A recent survey of healthcare providers found agreement that a healthy lifestyle benefits brain health and adults in the general population are likely to engage in brain-healthy behaviors if they know it may help maintain their mental functioning. Further, 81% of people over the age of 40 would be motivated to have a healthier lifestyle to potentially slow the progression of the disease if they found out they had dementia at an early stage.

Unfortunately, our current healthcare system falls woefully short:

  • Only 16 percent of Medicare beneficiaries report having received a cognitive assessment.

  • Fewer than half of primary care physicians include screening for memory and thinking in their standard protocol.

  • Primary care practitioners do not routinely promote dementia risk reduction.

  • Less than half of beneficiaries with a dementia diagnosis in their medical record are even informed of their diagnosis by their doctor.

The Centers for Medicare and Medicaid Services (CMS) and other HHS agencies have significant opportunity to encourage providers, payers to proactively address brain health among non-symptomatic, healthy adults and to strengthen early detection and risk-reducing interventions that delay disease progression. These levers include payment reforms, quality incentives, and beneficiary and provider education. Importantly, overcoming barriers to access and improving the quality of cognitive assessments would be an important first step that already can be taken within the existing authorities.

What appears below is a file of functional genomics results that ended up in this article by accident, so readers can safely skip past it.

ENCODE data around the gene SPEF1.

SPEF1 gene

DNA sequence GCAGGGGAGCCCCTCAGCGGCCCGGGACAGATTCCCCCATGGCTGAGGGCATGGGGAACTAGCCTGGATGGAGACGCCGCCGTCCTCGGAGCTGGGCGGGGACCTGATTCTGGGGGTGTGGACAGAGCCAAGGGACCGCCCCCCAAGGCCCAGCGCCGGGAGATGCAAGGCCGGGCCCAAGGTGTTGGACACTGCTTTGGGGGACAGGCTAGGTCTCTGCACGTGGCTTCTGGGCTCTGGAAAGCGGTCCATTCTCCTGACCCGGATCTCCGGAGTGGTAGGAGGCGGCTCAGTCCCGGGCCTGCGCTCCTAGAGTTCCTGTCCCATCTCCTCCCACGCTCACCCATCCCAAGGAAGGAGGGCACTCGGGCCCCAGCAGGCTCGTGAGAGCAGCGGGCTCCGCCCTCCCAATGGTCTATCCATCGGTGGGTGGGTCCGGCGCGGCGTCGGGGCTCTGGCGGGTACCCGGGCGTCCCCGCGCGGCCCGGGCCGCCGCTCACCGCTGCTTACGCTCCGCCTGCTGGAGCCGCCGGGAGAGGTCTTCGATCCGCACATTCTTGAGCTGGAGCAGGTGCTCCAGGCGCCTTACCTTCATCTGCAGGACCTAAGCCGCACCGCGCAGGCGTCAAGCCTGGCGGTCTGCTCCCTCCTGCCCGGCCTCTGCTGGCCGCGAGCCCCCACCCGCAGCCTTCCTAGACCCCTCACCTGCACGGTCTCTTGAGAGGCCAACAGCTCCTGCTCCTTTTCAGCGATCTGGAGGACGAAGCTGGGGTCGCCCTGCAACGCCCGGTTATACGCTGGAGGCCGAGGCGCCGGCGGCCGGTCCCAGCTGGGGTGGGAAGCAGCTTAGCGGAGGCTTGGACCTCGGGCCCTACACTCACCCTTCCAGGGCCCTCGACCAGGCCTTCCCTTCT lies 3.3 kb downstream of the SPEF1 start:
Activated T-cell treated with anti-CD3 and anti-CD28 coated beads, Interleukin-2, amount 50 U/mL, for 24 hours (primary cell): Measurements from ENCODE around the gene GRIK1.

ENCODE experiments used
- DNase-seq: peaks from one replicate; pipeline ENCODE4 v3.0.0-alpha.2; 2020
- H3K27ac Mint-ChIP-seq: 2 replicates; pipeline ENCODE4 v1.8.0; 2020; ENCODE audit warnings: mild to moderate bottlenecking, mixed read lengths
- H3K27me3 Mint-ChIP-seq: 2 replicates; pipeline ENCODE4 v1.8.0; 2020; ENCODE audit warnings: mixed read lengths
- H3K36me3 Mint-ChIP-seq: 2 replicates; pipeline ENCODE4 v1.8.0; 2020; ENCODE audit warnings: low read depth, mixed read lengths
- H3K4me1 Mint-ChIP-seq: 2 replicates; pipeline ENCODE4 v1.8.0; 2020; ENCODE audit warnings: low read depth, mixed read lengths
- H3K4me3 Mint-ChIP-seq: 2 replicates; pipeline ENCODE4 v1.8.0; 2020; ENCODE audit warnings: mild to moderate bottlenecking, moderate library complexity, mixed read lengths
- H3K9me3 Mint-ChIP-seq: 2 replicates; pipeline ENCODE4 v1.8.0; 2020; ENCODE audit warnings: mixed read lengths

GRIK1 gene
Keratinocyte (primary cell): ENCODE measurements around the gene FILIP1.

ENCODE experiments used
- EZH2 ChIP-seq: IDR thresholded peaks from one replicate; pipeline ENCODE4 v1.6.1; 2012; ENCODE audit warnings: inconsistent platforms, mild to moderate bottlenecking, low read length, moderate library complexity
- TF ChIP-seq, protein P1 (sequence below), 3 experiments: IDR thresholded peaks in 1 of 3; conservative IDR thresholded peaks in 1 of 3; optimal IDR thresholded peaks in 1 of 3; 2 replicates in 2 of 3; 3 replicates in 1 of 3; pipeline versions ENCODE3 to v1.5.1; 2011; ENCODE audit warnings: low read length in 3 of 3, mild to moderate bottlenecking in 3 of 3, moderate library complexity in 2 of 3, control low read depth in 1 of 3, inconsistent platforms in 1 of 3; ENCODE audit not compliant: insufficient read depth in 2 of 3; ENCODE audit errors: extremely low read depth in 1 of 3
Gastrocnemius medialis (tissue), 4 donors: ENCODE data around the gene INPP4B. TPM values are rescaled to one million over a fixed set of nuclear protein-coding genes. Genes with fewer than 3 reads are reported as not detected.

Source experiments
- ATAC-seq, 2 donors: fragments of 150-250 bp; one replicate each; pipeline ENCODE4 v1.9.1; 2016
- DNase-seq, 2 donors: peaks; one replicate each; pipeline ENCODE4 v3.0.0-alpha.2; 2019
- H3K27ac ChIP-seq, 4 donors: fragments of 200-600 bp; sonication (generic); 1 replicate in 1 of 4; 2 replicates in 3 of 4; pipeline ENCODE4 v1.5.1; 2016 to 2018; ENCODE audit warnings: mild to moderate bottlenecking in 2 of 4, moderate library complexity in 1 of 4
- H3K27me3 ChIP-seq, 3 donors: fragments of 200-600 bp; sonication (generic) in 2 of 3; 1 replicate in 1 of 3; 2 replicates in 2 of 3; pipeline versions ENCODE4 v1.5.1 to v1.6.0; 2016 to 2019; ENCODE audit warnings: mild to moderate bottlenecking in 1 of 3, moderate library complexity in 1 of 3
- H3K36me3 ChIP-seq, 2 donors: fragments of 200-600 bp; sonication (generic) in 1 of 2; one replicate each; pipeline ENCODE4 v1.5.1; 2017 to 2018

Public health plays a critical role. The Centers for Disease Control and Prevention’s National Center for Chronic Disease Prevention and Health Promotion (?NCCDPHP), and specifically its Alzheimer’s and Healthy Aging Program are working to bolster infrastructure, health promotion, and coordination of healthy-aging efforts across CDC and provide a more proactive focus on addressing the social determinants of health and health disparities.